As I mentioned in my coverage of Day 1, after three years of being solely a paying punter taking in the festival has escalated somewhat and I am now involved in a whole range of media coverage. Day 2 saw me take the first steps on two particular journeys as part of that coverage.
The other thing that Day 1 had brought was some unexpected recognition of my behind the scenes support, as part of a cast of dozens that help to make the festival what it is. While my contribution was fairly minimal compared to some of those that work full time for much of the year to bring these eleven days of cinematic heaven to the public each year, everyone is equally rewarded when it comes to thanking those involved, and a giant caption displayed before each film lists the names of those involved. The past year of my involvement in film activity in and around Cambridge means that a significant proportion of these names are now people I know and talk to regularly, and it’s had the effect of making the festival that much more interactive, and even more enjoyable for a fledgling film geek like myself.
In fact, I was so thrilled to see my name in lights that I hadn’t noticed something about it:
That’s my name, at the top of the third column. It took me two films to notice that my name was spelled wrong. But hey, there’s no wrong letters, just a slight absence of all of the rights ones, and I’m a firm believer in that it’s the thought that counts.
So my first involvement of the day was to introduce the film Mushrooming, then to host the Q & A afterwards. Actor Raivo E. Tamm had been brought over by the Estonian embassy especially for the film’s two screenings, and I headed down to introduce him and the film, having seen a screener of it already. Arriving at the microphone, I got right into the line of the projector and promptly blinded myself, causing me to give a rather panicked introduction. Raivo stayed in for the duration of the film, allowing me to pop out and continue to prep for my questions later. Q & A sessions can sometimes be difficult to judge, as you never know quite how many questions are going to come up. In the end I asked two or three lead in questions, and then left the rest to an audience seemingly keen to know more about the actual practice of Mushrooming.
The film itself played after a whole Estonian season last year (including Raivo as Disgruntled Tennis Player in The Temptation Of St. Tony) and Raivo backed up the fact that Estonian cinema appears to be attempting to be a little less deep and ponderous. Mushrooming starts out quite dry, but gradually blends its genres until a simple trip into the woods for a politician and his wife escalates into a stand-off in a cabin with a redneck and a rock star. It’s played generally very straight, and consequently it might not be for everyone, but you must be doing something right if you can be simultaneously over the top and understated. (And Raivo’s the best thing in it, even if I had to concentrate extraordinarily hard at all times not to call him Ravio.)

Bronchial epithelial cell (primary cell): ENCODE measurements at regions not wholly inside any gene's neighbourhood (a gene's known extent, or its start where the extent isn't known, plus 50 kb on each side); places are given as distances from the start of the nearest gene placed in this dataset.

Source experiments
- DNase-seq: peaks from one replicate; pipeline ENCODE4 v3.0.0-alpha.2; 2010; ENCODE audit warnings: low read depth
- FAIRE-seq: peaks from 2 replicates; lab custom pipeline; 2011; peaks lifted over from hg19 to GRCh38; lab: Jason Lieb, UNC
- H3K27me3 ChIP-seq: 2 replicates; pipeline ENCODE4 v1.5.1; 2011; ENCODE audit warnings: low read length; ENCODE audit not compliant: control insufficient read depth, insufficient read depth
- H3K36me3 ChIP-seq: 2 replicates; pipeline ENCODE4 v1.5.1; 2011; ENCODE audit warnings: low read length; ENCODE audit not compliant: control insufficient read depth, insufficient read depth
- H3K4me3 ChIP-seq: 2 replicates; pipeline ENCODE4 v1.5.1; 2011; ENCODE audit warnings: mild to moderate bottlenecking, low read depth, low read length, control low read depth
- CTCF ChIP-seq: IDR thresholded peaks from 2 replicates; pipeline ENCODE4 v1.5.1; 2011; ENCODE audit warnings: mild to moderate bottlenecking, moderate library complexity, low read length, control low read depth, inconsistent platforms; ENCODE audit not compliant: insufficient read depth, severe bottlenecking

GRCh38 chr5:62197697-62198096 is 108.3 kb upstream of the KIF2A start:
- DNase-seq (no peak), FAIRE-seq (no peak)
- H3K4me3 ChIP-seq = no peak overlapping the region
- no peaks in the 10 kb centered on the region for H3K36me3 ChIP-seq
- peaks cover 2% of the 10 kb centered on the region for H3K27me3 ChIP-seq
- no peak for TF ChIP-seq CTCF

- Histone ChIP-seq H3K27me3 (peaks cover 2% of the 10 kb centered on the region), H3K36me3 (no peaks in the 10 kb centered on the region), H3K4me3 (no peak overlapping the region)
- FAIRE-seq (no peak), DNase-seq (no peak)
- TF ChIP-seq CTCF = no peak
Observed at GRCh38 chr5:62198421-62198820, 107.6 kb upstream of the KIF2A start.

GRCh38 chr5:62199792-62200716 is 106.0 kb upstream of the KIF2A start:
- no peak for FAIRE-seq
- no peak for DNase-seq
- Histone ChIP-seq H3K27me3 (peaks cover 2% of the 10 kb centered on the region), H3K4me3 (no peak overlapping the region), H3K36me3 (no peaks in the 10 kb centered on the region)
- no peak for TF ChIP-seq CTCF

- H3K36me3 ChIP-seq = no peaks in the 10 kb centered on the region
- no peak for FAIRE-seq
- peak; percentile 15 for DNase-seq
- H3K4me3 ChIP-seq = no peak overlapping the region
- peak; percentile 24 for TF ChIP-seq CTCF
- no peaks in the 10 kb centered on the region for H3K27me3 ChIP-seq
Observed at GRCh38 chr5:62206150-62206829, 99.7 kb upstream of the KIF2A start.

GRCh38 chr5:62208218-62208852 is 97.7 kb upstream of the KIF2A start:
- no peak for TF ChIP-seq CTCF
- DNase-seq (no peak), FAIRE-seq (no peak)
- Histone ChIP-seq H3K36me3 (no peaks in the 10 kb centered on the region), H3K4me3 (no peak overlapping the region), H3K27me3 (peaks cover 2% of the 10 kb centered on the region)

It feels odd watching a physics documentary in Cambridge. Twenty years ago I was turned down here for a place reading mathematics after I had two interviews. The physics one went so badly I couldn’t remember Newton’s three laws, so I felt slightly uncomfortable sitting in an audience potentially filled with some fine academic minds. I needn’t have worried; Particle Fever gets the balance just right between the human stories of the CERN project at the Large Hadron Collider and giving a sense of the magnitude of the potential consequences of the discoveries being made for the very future of science itself. The editing by science buff and not-bad-editor-either Walter Murch helps to condense the four year story into a digestible narrative with clear direction, but it’s the graphics from design firm D12 (also responsible for Quantum Of Solace’s opening credits, fact fans) that help to make the science digestible. Mark Levinson’s project is clearly one of passion and is far more likely to inspire people to an interest in physics than day 1’s Hawking documentary.
We have become so inured to the sight of extreme sportsmen at events such as the X-Games pulling off their tricks that the element of spectacle can be somewhat diminished, driving the sportsmen themselves to attempt even greater stunts for our gratification. We’re also so accustomed to seeing the stunts not quite come off that when champion snowboarder Kevin Pearce comes a cropper at the start of this documentary, just six weeks before the Olympics, we’d naturally expect him to dust himself off and for this to be a story of triumph over adversity. But The Crash Reel is something very different, and so much more powerful for it.
Kevin suffers a traumatic brain injury (TBI), and Lucy Walker’s documentary charts his path to attempted recovery, alongside the strain it’s put on his close-knit family and especially two of his brothers, one of whom suffers from Down’s Syndrome. The Crash Reel is both a gripping human drama and a damning indictment of the nature of extreme sports. Walker has struck documentary gold with her subjects and makes the most of what she’s been given, and has assembled a documentary that will traumatise and appal you in the best ways possible, but if there’s any justice in the world should be a catalyst for change in these fledgling sports. Just occasionally the onscreen graphics feel a little overdone as Walker attempts to keep on top of her characters, but other than that it’s hard to find a flaw, and hopefully this will find a wider market than just snowboarding geeks; I for one felt physically affected by it.